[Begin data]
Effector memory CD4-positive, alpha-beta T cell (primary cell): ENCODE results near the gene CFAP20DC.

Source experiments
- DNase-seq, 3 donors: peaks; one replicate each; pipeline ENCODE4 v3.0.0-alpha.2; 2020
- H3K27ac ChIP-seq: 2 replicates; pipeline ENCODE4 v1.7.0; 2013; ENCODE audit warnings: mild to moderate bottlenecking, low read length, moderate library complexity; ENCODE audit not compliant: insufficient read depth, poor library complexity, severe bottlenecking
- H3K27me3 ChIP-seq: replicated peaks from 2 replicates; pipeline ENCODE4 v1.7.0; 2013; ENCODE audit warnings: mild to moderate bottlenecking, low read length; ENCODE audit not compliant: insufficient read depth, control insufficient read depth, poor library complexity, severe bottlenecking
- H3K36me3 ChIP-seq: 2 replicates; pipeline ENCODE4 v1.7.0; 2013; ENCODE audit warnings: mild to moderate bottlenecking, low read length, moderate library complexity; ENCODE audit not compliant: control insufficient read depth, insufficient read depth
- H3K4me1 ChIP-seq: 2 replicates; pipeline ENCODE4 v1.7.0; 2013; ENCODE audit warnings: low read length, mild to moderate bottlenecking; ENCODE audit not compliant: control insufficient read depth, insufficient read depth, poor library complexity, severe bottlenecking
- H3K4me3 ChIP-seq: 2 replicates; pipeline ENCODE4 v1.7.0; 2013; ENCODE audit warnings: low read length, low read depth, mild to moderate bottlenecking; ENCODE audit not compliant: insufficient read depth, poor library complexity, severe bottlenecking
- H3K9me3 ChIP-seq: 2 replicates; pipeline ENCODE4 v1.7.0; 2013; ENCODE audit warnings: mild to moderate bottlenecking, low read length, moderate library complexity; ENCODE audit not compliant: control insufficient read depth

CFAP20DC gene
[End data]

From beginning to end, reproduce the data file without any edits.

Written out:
Effector memory CD4-positive, alpha-beta T cell (primary cell): ENCODE results near the gene CFAP20DC.

Source experiments
- DNase-seq, 3 donors: peaks; one replicate each; pipeline ENCODE4 v3.0.0-alpha.2; 2020
- H3K27ac ChIP-seq: 2 replicates; pipeline ENCODE4 v1.7.0; 2013; ENCODE audit warnings: mild to moderate bottlenecking, low read length, moderate library complexity; ENCODE audit not compliant: insufficient read depth, poor library complexity, severe bottlenecking
- H3K27me3 ChIP-seq: replicated peaks from 2 replicates; pipeline ENCODE4 v1.7.0; 2013; ENCODE audit warnings: mild to moderate bottlenecking, low read length; ENCODE audit not compliant: insufficient read depth, control insufficient read depth, poor library complexity, severe bottlenecking
- H3K36me3 ChIP-seq: 2 replicates; pipeline ENCODE4 v1.7.0; 2013; ENCODE audit warnings: mild to moderate bottlenecking, low read length, moderate library complexity; ENCODE audit not compliant: control insufficient read depth, insufficient read depth
- H3K4me1 ChIP-seq: 2 replicates; pipeline ENCODE4 v1.7.0; 2013; ENCODE audit warnings: low read length, mild to moderate bottlenecking; ENCODE audit not compliant: control insufficient read depth, insufficient read depth, poor library complexity, severe bottlenecking
- H3K4me3 ChIP-seq: 2 replicates; pipeline ENCODE4 v1.7.0; 2013; ENCODE audit warnings: low read length, low read depth, mild to moderate bottlenecking; ENCODE audit not compliant: insufficient read depth, poor library complexity, severe bottlenecking
- H3K9me3 ChIP-seq: 2 replicates; pipeline ENCODE4 v1.7.0; 2013; ENCODE audit warnings: mild to moderate bottlenecking, low read length, moderate library complexity; ENCODE audit not compliant: control insufficient read depth

CFAP20DC gene